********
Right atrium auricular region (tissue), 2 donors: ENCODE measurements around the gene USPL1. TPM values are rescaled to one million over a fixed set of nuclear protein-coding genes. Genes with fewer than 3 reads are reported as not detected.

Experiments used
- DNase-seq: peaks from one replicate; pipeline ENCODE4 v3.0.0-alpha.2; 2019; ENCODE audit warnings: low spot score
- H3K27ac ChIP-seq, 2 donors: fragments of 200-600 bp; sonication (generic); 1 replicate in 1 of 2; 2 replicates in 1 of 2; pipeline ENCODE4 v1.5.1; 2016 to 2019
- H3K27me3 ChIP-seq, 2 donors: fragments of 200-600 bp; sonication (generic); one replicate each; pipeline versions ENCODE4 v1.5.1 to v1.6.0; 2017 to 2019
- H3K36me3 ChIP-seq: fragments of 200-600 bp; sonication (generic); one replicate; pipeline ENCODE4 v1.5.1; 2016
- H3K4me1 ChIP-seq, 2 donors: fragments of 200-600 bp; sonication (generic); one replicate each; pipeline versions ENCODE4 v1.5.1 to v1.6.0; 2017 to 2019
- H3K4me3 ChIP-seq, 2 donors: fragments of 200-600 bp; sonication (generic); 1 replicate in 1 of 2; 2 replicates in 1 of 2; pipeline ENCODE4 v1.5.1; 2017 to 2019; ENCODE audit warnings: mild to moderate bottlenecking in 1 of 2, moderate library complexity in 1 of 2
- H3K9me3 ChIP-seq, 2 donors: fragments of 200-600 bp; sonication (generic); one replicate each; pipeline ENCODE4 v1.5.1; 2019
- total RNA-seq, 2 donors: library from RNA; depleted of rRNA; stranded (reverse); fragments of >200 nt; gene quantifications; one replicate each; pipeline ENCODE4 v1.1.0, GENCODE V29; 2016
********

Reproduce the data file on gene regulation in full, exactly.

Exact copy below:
Right atrium auricular region (tissue), 2 donors: ENCODE measurements around the gene USPL1. TPM values are rescaled to one million over a fixed set of nuclear protein-coding genes. Genes with fewer than 3 reads are reported as not detected.

Experiments used
- DNase-seq: peaks from one replicate; pipeline ENCODE4 v3.0.0-alpha.2; 2019; ENCODE audit warnings: low spot score
- H3K27ac ChIP-seq, 2 donors: fragments of 200-600 bp; sonication (generic); 1 replicate in 1 of 2; 2 replicates in 1 of 2; pipeline ENCODE4 v1.5.1; 2016 to 2019
- H3K27me3 ChIP-seq, 2 donors: fragments of 200-600 bp; sonication (generic); one replicate each; pipeline versions ENCODE4 v1.5.1 to v1.6.0; 2017 to 2019
- H3K36me3 ChIP-seq: fragments of 200-600 bp; sonication (generic); one replicate; pipeline ENCODE4 v1.5.1; 2016
- H3K4me1 ChIP-seq, 2 donors: fragments of 200-600 bp; sonication (generic); one replicate each; pipeline versions ENCODE4 v1.5.1 to v1.6.0; 2017 to 2019
- H3K4me3 ChIP-seq, 2 donors: fragments of 200-600 bp; sonication (generic); 1 replicate in 1 of 2; 2 replicates in 1 of 2; pipeline ENCODE4 v1.5.1; 2017 to 2019; ENCODE audit warnings: mild to moderate bottlenecking in 1 of 2, moderate library complexity in 1 of 2
- H3K9me3 ChIP-seq, 2 donors: fragments of 200-600 bp; sonication (generic); one replicate each; pipeline ENCODE4 v1.5.1; 2019
- total RNA-seq, 2 donors: library from RNA; depleted of rRNA; stranded (reverse); fragments of >200 nt; gene quantifications; one replicate each; pipeline ENCODE4 v1.1.0, GENCODE V29; 2016